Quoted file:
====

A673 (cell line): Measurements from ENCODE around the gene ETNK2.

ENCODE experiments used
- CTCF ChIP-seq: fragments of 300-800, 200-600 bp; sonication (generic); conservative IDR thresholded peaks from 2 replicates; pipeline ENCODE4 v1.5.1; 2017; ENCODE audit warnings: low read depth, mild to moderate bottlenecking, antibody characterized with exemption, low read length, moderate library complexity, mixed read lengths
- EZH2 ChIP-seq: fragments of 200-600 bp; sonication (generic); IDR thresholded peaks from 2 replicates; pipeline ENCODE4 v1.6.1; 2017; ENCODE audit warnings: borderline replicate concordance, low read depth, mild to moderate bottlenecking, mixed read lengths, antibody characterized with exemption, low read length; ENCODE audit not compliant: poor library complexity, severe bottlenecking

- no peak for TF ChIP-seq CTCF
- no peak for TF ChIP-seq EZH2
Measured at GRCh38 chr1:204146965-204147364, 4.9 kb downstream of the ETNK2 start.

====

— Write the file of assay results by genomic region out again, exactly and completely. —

A673 (cell line): Measurements from ENCODE around the gene ETNK2.

ENCODE experiments used
- CTCF ChIP-seq: fragments of 300-800, 200-600 bp; sonication (generic); conservative IDR thresholded peaks from 2 replicates; pipeline ENCODE4 v1.5.1; 2017; ENCODE audit warnings: low read depth, mild to moderate bottlenecking, antibody characterized with exemption, low read length, moderate library complexity, mixed read lengths
- EZH2 ChIP-seq: fragments of 200-600 bp; sonication (generic); IDR thresholded peaks from 2 replicates; pipeline ENCODE4 v1.6.1; 2017; ENCODE audit warnings: borderline replicate concordance, low read depth, mild to moderate bottlenecking, mixed read lengths, antibody characterized with exemption, low read length; ENCODE audit not compliant: poor library complexity, severe bottlenecking

- no peak for TF ChIP-seq CTCF
- no peak for TF ChIP-seq EZH2
Measured at GRCh38 chr1:204146965-204147364, 4.9 kb downstream of the ETNK2 start.